Writers and The World | Kern Carter writes for the Tomorrow Club

Kern is the author of the recently published YA novel Boys and Girls Screaming (DCB/Cormorant Books), and the upcoming YA novel And Then There Was Us (Tundra/Penguin Random House/2024). He has previously self-published two titles. Kern Carter is also the founder of CRY Creative Group and has built a community of thousands of emerging writers connected by the power of vulnerability and creativity. 

I believe that writers are superstars. I really do. We record culture, we communicate culture, but most significantly, we define culture. Through books, music, TV and film, journalism and blogging, writers make it possible for everyone to consume culture in a meaningful way. But ask a writer if they feel like they matter to culture and they’ll probably look at you like you’ve been transported from the Romantic era. Our institutions have been under attack for so long that we’ve forgotten how much we actually matter. My mission is to change this. To change us; the way we think of ourselves, our value, and to change the perception of what it means to be a successful writer.

That’s where I think many of us get stuck. We don’t recognize what it means to make an impact or don’t recognize the impact we’re already making. If we aren’t bestsellers or script writers for the next blockbuster or writing songs with Beyoncé, we feel like our impact is insignificant. And because we believe that if we don’t achieve that level of success then we won’t generate enough income to sustain ourselves, our motivation dwindles and we find ourselves stagnated; mentally and with our writing.

But it’s not true. We don’t need to be connected to fame to have an impact. I engage with writers every day. I watch in real time as they build audiences around their writing and their message. I know editors running their own subscription magazines with 10,000 paid subscribers. I know journalists writing on Substack making six and even seven figures. If I told you how many writers I observe with tens of thousands of readers, or script writers who make a living selling stories, or filmmakers who write and produce their own films and have made a career of it, you would know for sure that writers are making an impact at all levels.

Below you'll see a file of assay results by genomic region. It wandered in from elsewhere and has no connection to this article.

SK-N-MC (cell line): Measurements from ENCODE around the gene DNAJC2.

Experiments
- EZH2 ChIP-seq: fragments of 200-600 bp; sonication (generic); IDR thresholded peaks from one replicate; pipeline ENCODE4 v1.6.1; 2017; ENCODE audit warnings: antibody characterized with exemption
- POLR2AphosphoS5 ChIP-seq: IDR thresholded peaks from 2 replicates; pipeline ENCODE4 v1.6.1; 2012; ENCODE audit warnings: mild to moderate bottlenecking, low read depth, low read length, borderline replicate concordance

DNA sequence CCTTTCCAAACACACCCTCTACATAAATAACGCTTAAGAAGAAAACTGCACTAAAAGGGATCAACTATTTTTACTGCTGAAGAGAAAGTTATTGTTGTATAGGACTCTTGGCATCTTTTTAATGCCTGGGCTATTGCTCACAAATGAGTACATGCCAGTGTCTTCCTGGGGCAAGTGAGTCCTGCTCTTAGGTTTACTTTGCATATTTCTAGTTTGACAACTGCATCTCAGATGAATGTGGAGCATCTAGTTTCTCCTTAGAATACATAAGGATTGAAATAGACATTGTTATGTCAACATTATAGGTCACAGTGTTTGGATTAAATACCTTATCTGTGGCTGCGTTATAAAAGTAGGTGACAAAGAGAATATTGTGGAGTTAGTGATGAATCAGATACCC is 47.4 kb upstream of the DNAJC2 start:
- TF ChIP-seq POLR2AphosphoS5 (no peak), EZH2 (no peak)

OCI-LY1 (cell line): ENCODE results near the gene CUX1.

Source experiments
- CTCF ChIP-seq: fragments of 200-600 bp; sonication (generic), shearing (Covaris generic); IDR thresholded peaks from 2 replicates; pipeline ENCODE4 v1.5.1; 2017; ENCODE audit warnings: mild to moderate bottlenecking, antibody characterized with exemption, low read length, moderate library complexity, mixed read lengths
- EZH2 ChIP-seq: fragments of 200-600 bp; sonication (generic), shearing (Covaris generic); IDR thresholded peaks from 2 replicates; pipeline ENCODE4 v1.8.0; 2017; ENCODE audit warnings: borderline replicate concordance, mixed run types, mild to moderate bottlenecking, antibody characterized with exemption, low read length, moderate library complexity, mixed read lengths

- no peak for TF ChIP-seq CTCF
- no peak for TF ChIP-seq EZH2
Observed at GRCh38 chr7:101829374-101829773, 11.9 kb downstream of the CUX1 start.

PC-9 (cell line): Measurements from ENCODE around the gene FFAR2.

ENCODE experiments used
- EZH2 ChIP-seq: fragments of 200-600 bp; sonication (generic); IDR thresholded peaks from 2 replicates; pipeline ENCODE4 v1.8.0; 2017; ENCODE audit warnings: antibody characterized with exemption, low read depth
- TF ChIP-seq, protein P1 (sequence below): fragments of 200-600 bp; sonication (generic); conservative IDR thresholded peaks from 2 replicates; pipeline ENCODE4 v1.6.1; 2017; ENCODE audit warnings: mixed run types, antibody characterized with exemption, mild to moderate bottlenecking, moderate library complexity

But how has all of this gotten lost today? Why is it that most writers today don’t recognize their true value? Well, the reality is that anyone can “write” their opinions and share it with the world. That access has been a blessing in so many ways, but it’s also threatened to reduce writing to
words on a screen when we know it’s so much more.

First, there’s skill to being a writer. The technicalities of good and great writing are so nuanced that it’s impossible to do it well without learning and practicing. Next, there’s a responsibility that writers hold themselves to. We have a responsibility to truth and accountability that must be
upheld at all times. And when truth isn’t the function of our writing, our imagination is what sets us apart. We are artists. We are creators and collaborators. We are the communicators of a culture that we also help design. Our value should be stamped.

So when I say that writers are superstars, I mean that quite literally. And as threats to our value continue to mount, my hope is that we continue to fight. We need to continue to build readership, continue to build subscribers, continue to sell books and write scripts and write the music that defines life for another generation. We must accept our responsibility and continue to use our imagination. This is what it means to be a writer.

I am grateful to be part of this community. My own newsletter magazine is called Writers Are Superstars and I preach this message every week. I want to uplift writers to see their true value and have them share that confidence with everyone they come in contact with – through their
own stories and with their own communities.

We are strong, we are resilient, we are writers.

The Tomorrow Club is a network of writers under 35. A collaboration between several PEN centres, including PEN Canada, and with young writers from across the world, the Tomorrow Club engages youth during deepening divisions, across borders and towards community and solidarity. It welcomes young and emerging writers to get involved in its network and other PEN activities. It also has historical roots, as it revives an idea first started in 1917 PEN’s founder, Catherine Amy Dawson Scott.  This revival is led by Ege Dundar, a writer, activist, and PEN International’s youngest board member. 

The Canadian members of the Tomorrow Club will meet with international members to exchange opportunities, establish partnerships and create a solidarity network. Kern Carter and Fareh Malik are the first two Canadian members of the Tomorrow Club.